Impacts of EV adoption on household electricity use

 


The year began with the first major U.S. automaker, GM, pledging to go all electric by 2035. Their pledge came as powerbrokers around the world announce their intention to “go all in” on electric vehicles (EVs).  EVs have been anointed as the replacement technology, but currently comprise less than one percent of the vehicle fleet. Meeting these lofty goals without imposing serious costs on consumers will require EVs to offer the same services as gasoline cars currently provide. But is this the case so far?

One way to start to answer this question is to look at how much people are driving their EVs. If households are putting as many miles on their EVs as on their gas-guzzling counterparts, this is a good sign for the EV revolution. On the other hand, if households only drive their EVs sparingly, it might be an indication that current EV technology simply isn’t as good. That could signal more innovation will be needed before consumers will make that switch en masse, or else the switch away from gasoline could be more costly than we hope.

Harris Public Policy’s Fiona Burlig, along with her co-authors at UC-Davis and UC-Berkeley, provides the first at-scale estimates of “electric vehicle miles traveled” (eVMT) that represents the overall EV population in California. To do so, Burlig and her colleagues combine nearly 12 billion hours of electricity meter measurements with household-level EV registration records from 2014 to 2017 to estimate how much EV charging is occurring at home.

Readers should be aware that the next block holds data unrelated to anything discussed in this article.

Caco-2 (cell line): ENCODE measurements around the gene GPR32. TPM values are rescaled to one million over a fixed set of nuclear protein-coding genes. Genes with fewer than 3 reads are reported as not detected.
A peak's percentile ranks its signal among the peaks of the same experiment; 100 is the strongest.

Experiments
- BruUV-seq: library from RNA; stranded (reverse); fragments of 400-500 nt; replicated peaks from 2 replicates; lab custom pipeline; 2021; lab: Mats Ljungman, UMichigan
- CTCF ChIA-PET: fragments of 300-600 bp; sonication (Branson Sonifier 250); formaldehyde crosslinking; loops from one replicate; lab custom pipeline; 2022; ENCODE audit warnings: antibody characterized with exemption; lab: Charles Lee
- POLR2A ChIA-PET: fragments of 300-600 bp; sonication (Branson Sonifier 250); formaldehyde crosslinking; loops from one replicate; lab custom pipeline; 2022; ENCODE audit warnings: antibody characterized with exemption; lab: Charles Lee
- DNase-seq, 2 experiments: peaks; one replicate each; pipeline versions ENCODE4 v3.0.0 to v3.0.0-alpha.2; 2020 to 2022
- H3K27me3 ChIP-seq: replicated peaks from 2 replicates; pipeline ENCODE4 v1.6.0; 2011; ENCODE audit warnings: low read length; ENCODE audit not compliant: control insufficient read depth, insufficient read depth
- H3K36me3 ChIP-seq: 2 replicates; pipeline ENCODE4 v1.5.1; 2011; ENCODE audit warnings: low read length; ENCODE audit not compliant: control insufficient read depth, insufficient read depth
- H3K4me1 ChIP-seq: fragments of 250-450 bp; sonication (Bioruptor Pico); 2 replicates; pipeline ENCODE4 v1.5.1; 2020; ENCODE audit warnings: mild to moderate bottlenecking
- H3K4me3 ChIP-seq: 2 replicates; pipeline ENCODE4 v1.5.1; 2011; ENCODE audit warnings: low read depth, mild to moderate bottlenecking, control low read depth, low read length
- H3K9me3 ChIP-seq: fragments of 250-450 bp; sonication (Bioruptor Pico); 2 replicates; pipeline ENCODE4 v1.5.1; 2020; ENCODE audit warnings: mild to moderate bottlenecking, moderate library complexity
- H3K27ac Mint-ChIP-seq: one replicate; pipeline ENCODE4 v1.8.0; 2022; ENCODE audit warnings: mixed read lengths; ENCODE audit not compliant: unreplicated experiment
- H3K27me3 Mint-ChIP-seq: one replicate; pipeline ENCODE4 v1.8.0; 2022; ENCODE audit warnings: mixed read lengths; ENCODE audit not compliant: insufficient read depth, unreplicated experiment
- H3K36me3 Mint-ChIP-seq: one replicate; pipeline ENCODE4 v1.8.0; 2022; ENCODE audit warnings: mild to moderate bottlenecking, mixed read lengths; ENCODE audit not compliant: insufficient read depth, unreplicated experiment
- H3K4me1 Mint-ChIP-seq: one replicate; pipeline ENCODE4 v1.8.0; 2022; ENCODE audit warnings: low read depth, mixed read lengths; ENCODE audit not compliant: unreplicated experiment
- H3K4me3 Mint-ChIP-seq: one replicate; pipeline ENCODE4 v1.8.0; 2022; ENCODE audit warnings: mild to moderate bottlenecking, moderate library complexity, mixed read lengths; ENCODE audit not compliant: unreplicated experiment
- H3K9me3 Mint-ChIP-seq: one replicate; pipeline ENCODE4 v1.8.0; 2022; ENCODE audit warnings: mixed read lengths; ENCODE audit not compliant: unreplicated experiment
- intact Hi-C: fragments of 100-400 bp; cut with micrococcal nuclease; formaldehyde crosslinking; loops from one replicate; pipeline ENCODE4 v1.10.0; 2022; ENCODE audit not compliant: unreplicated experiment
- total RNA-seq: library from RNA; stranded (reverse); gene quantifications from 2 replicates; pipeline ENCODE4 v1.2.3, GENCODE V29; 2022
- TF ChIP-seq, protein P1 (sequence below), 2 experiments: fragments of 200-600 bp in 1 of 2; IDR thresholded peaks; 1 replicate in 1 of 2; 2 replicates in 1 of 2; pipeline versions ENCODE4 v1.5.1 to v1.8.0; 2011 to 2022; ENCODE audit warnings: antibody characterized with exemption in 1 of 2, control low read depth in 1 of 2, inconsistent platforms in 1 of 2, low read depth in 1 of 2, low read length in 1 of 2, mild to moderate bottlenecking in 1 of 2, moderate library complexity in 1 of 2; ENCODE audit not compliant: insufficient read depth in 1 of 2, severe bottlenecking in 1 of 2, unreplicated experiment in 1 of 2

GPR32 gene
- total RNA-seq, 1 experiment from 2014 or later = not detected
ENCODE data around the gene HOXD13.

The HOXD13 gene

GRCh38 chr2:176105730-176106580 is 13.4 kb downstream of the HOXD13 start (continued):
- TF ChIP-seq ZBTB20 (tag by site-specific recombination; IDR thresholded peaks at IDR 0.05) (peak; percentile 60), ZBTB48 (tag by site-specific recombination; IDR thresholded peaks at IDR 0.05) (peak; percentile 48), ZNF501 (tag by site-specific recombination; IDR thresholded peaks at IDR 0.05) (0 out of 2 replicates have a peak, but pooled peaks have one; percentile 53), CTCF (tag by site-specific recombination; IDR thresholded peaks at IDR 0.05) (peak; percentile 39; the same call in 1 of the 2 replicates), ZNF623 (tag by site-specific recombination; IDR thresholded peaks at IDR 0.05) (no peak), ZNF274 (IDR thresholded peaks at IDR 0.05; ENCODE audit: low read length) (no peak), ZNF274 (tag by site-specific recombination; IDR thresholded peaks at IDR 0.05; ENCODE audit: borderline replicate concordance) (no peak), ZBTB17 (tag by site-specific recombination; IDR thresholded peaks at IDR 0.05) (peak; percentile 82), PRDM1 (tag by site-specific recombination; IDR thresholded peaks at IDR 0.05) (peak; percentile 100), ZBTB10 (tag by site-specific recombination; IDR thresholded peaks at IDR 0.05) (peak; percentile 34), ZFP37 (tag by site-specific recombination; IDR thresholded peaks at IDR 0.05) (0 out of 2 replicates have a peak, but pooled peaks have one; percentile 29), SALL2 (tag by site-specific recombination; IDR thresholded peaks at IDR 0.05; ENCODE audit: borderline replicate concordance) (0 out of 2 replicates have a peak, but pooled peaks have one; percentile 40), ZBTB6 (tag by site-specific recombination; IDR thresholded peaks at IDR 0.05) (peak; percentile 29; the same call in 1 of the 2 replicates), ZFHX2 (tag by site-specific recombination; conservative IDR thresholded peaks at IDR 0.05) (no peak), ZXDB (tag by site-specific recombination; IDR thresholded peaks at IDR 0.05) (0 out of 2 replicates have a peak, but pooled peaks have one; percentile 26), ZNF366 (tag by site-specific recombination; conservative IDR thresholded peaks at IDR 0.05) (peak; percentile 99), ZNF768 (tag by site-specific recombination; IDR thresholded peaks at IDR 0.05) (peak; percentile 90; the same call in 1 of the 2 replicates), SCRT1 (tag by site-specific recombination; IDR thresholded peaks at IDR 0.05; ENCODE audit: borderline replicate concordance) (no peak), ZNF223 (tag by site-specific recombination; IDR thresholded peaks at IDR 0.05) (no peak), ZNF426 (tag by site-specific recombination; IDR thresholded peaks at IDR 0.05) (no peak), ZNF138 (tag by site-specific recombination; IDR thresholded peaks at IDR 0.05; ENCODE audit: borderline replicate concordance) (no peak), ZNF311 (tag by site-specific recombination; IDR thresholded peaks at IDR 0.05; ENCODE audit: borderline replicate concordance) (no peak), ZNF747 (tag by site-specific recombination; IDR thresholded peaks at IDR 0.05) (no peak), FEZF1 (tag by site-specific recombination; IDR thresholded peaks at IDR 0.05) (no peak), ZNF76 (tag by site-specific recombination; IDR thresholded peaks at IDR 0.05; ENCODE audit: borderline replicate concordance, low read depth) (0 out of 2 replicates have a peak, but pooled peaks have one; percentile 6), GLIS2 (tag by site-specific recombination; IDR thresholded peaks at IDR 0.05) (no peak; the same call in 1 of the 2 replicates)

They find that when a household gets a new EV, electricity demand increases sharply, and that this increase remains quite stable more than 6 months after adoption. However, the increase they see is relatively small: only 2.9 kilowatt-hours (kWh) per day, or less than half the amount state regulators have assumed using data from dedicated-meter households. That translates into about 5,300 miles of electric-powered driving per year—roughly half as far as regulators’ estimates, and only half as far as people on average drive their gas-powered cars.

All told, this suggests that households may not yet view EVs as a good substitute for their gasoline-powered cars and that, unless there are major improvements in EV technology, regulators and policy-makers have more work to do to convince drivers to abandon their gasoline-powered cars for EVs.